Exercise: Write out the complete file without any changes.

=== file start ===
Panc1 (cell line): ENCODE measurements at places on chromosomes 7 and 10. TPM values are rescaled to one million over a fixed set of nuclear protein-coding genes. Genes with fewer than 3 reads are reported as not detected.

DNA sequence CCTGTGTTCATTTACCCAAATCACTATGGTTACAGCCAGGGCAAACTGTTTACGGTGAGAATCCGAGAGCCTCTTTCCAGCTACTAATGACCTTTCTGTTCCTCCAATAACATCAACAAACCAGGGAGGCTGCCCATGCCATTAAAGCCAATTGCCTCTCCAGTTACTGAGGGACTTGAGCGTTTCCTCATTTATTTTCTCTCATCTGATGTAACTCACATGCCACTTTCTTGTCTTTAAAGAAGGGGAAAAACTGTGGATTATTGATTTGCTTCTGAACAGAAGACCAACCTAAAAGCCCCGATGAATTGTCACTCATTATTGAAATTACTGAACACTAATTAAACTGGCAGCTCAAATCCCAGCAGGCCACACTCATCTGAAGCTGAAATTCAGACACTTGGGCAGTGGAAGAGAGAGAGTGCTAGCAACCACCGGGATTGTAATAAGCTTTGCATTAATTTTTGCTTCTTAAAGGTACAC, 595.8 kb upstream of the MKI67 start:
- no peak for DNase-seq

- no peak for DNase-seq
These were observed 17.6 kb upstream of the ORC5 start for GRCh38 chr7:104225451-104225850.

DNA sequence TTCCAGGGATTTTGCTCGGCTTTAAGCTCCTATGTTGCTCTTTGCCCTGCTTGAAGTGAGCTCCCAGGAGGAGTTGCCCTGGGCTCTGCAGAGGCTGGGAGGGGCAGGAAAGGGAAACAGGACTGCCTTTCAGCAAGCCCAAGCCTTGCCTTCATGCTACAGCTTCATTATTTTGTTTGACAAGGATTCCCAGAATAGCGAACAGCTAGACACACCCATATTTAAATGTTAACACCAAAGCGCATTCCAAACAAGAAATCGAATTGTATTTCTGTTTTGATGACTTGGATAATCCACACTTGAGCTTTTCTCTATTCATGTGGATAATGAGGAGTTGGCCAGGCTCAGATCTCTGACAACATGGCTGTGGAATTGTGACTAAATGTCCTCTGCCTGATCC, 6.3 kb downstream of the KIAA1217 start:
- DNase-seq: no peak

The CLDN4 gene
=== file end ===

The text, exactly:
Panc1 (cell line): ENCODE measurements at places on chromosomes 7 and 10. TPM values are rescaled to one million over a fixed set of nuclear protein-coding genes. Genes with fewer than 3 reads are reported as not detected.

DNA sequence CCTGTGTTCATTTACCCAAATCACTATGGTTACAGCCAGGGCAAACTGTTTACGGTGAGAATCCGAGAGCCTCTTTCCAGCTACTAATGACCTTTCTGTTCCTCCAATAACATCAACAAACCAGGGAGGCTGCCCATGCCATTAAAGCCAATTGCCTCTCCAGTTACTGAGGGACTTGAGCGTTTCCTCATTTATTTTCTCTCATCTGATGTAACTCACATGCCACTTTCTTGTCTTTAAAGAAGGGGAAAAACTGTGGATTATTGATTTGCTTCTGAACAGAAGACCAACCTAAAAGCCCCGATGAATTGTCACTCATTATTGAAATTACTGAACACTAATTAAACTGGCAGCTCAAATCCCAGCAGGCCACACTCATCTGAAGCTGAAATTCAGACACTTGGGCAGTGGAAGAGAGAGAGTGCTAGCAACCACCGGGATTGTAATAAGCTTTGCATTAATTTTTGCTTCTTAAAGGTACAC, 595.8 kb upstream of the MKI67 start:
- no peak for DNase-seq

- no peak for DNase-seq
These were observed 17.6 kb upstream of the ORC5 start for GRCh38 chr7:104225451-104225850.

DNA sequence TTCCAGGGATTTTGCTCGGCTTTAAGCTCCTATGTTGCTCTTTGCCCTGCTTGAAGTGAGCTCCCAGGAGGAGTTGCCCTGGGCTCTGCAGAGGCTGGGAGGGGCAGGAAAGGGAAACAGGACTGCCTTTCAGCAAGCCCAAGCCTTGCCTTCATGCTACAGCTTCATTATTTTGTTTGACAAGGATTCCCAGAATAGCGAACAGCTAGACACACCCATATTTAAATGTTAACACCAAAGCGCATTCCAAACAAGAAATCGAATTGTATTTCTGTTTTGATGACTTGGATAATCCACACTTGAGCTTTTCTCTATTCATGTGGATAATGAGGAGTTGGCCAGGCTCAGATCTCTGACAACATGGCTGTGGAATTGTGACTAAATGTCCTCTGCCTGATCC, 6.3 kb downstream of the KIAA1217 start:
- DNase-seq: no peak

The CLDN4 gene